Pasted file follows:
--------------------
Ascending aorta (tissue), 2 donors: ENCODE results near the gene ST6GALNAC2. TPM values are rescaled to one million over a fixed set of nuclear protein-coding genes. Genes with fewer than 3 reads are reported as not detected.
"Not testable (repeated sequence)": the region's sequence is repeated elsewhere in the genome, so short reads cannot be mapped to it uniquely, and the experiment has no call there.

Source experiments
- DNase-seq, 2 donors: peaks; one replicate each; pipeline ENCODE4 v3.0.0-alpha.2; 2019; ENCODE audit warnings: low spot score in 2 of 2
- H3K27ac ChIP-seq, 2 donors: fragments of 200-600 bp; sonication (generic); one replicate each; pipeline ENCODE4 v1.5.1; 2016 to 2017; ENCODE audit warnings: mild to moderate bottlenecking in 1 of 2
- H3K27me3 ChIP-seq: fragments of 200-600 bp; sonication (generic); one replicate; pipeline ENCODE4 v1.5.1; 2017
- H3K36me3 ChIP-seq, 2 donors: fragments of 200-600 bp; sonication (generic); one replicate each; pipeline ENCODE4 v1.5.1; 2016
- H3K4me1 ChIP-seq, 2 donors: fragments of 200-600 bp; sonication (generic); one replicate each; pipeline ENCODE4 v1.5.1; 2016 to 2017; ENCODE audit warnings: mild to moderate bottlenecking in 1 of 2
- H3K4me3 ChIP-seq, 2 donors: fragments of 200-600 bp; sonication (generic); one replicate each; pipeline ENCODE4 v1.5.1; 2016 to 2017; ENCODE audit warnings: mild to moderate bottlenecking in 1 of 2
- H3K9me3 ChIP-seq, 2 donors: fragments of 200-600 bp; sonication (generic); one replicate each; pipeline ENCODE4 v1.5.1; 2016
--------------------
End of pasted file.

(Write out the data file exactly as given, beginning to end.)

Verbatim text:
Ascending aorta (tissue), 2 donors: ENCODE results near the gene ST6GALNAC2. TPM values are rescaled to one million over a fixed set of nuclear protein-coding genes. Genes with fewer than 3 reads are reported as not detected.
"Not testable (repeated sequence)": the region's sequence is repeated elsewhere in the genome, so short reads cannot be mapped to it uniquely, and the experiment has no call there.

Source experiments
- DNase-seq, 2 donors: peaks; one replicate each; pipeline ENCODE4 v3.0.0-alpha.2; 2019; ENCODE audit warnings: low spot score in 2 of 2
- H3K27ac ChIP-seq, 2 donors: fragments of 200-600 bp; sonication (generic); one replicate each; pipeline ENCODE4 v1.5.1; 2016 to 2017; ENCODE audit warnings: mild to moderate bottlenecking in 1 of 2
- H3K27me3 ChIP-seq: fragments of 200-600 bp; sonication (generic); one replicate; pipeline ENCODE4 v1.5.1; 2017
- H3K36me3 ChIP-seq, 2 donors: fragments of 200-600 bp; sonication (generic); one replicate each; pipeline ENCODE4 v1.5.1; 2016
- H3K4me1 ChIP-seq, 2 donors: fragments of 200-600 bp; sonication (generic); one replicate each; pipeline ENCODE4 v1.5.1; 2016 to 2017; ENCODE audit warnings: mild to moderate bottlenecking in 1 of 2
- H3K4me3 ChIP-seq, 2 donors: fragments of 200-600 bp; sonication (generic); one replicate each; pipeline ENCODE4 v1.5.1; 2016 to 2017; ENCODE audit warnings: mild to moderate bottlenecking in 1 of 2
- H3K9me3 ChIP-seq, 2 donors: fragments of 200-600 bp; sonication (generic); one replicate each; pipeline ENCODE4 v1.5.1; 2016